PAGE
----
A service highlighting the riches of the daily press.
There was an interesting article in the Guardian yesterday from Peter Wilby, who reminded those too young (obviously including Paper Monitor) that "before the Second World War, regular signed opinion columns scarcely existed in British newspapers".
"Even 25 years ago," he wrote, "most papers had only one a day, and the Daily Telegraph none at all. 'Viewy' pieces were rather despised by most hacks, who called them 'thumbsuckers', and not much rated by editors. Now the papers are full of them, and it has been estimated that, across the British media, at least 120 writers produce regular, broadly political columns."
He goes on to point out that most of these people and many others besides write columns but don't necessarily know what they are talking about.
It's really an extension of the thought that briefly obsessed Paper Monitor last week - ie who reads Opinion pieces (known, if you don't know, as "leader articles" - things like The Sun Says). You dear readers were invited to explain who read opinion pieces and why. No answers were forthcoming, which was an illustration of something, knowing how voluble Monitor readers usually are.
So here's an extension of this thought... who reads comment columns? Paper Monitor is genuinely interested in knowing, so please if you have read any of the following articles in today's papers, do please use the comments button below to explain.
How many innocent people are going out of their minds today? - George Monbiot
These troops are too few - and much, much too late - Jason Burke
Europe's century - Parag Khanna and Alpo Rusi
We won't be ignored - Dave Prentis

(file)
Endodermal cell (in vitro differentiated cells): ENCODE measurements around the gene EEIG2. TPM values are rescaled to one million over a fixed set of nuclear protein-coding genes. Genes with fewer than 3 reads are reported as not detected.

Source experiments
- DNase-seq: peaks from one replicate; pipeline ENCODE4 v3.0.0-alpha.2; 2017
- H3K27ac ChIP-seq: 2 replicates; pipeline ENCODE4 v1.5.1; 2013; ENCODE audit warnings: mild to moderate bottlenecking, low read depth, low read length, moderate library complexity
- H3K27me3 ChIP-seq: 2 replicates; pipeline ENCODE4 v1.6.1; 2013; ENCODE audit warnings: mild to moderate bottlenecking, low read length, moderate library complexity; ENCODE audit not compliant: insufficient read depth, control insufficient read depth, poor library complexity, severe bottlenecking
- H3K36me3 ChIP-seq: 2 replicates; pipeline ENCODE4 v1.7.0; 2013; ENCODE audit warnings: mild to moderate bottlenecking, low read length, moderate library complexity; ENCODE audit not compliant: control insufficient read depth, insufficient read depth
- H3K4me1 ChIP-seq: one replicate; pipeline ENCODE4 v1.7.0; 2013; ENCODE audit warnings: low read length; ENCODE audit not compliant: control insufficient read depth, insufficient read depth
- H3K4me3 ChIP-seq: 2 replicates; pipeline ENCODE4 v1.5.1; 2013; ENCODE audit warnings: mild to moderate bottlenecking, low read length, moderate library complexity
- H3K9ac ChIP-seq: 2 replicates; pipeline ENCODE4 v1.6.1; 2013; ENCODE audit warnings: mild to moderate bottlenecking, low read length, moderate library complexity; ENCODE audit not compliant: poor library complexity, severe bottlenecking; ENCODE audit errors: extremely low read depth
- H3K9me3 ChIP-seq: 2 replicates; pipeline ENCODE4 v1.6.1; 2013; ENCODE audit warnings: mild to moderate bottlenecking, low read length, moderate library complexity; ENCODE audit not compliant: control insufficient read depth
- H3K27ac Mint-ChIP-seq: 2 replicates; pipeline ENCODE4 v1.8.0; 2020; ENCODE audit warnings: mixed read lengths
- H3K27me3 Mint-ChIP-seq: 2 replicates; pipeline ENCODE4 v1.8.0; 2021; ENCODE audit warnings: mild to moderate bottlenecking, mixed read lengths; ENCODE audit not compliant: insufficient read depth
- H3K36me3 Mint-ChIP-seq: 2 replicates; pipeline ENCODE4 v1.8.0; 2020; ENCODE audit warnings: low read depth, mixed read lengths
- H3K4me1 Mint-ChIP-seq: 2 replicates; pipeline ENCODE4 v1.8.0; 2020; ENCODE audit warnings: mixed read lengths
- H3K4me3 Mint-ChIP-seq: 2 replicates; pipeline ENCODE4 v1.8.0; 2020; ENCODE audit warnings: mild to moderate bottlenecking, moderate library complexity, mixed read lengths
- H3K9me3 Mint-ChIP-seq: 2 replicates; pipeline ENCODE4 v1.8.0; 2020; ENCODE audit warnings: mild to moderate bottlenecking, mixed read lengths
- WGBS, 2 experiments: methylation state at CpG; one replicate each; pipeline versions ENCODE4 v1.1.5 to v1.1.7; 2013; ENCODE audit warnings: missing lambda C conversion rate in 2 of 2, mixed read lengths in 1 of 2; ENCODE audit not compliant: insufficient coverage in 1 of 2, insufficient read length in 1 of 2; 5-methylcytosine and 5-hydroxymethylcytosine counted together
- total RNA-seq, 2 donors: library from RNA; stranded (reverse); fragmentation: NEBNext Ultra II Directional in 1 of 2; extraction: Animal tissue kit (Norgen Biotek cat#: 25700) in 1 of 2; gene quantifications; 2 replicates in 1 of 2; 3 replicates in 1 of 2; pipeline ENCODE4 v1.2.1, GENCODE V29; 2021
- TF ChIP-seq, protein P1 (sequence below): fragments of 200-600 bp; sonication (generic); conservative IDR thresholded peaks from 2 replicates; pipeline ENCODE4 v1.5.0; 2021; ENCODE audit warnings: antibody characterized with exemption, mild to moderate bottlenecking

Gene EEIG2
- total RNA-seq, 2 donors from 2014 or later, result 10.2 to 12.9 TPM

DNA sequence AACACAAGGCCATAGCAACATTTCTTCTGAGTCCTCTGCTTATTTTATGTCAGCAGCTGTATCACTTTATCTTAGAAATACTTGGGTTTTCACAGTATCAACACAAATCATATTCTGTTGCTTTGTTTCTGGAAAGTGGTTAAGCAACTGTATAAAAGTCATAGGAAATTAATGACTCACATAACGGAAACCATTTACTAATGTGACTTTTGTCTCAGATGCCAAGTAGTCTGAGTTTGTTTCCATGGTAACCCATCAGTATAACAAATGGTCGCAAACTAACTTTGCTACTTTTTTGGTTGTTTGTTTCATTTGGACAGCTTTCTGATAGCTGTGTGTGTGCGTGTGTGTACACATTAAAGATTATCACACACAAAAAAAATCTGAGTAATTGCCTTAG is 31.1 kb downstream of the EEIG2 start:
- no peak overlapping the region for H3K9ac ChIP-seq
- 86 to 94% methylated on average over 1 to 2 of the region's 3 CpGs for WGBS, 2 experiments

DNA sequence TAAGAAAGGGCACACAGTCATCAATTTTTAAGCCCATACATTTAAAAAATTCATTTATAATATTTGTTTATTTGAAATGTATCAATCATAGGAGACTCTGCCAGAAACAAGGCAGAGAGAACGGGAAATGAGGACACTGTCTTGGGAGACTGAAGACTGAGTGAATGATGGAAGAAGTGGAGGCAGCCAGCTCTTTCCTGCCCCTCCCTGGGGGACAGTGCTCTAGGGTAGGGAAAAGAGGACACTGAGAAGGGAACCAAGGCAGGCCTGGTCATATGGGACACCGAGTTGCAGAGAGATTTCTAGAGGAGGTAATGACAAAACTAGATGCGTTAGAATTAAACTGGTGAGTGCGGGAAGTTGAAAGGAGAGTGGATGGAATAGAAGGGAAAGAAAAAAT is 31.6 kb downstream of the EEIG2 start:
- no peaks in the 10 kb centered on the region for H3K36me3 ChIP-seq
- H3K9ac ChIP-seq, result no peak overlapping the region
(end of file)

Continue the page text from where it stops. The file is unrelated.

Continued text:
Labour's legacy is a puzzle of moral contradictions - Polly Toynbee
Let's respect Davis the freedom fighter - Fergus Shanahan
Brown's cruel property taxes are destroying the dreams of millions - Patrick O'Flynn
How Richard and Judy defied literary snobs - Anna Pukas
Bush has been the most disastrous president of modern times. Just count the days till we can cheer his departure - Max Hastings
You think you've got problems? My debts are £6m - that's why I've just bought a new Rolls - Michael Winner
If you want to get ahead, get a helmet - or then again, perhaps not - Boris Johnson makes his return to his spiritual home
Big problems in store for small businesses - Tracy Corrigan
The joys of summer when England aren't playing - Glenda Cooper
How Cameron can deliver the NHS we want - Anthony Browne
If he's a champion of freedom, I'm a banana - David Aaronovitch
God sneezes and we all catch cold - Chris Ayres
We're sick of the whoopsadaisy political class - Rachel Sylvester
The big stench that saved London - Paul Simons
The bland leading the bland - Mick Hume
Does the special relationship exist? Business won't bet on it - Anthony Julius
Don't be fooled - these 'heroic campaigns' only make our democracy even more fragile - Steve Richards
Do you really think our economic way is best? - Mary Dejevsky
The sheer hypocrisy of this debate on oil - Dominic Lawson
Oh no! Yet another asinine academic theory - Terence Blacker
Ban supermarkets from selling alcohol - Philip Hensher
One thing we have learned by compiling this list - our suspicions that the Mail has the longest headlines are proven - as Truman Capote might have said, that's not headlines, that's typing.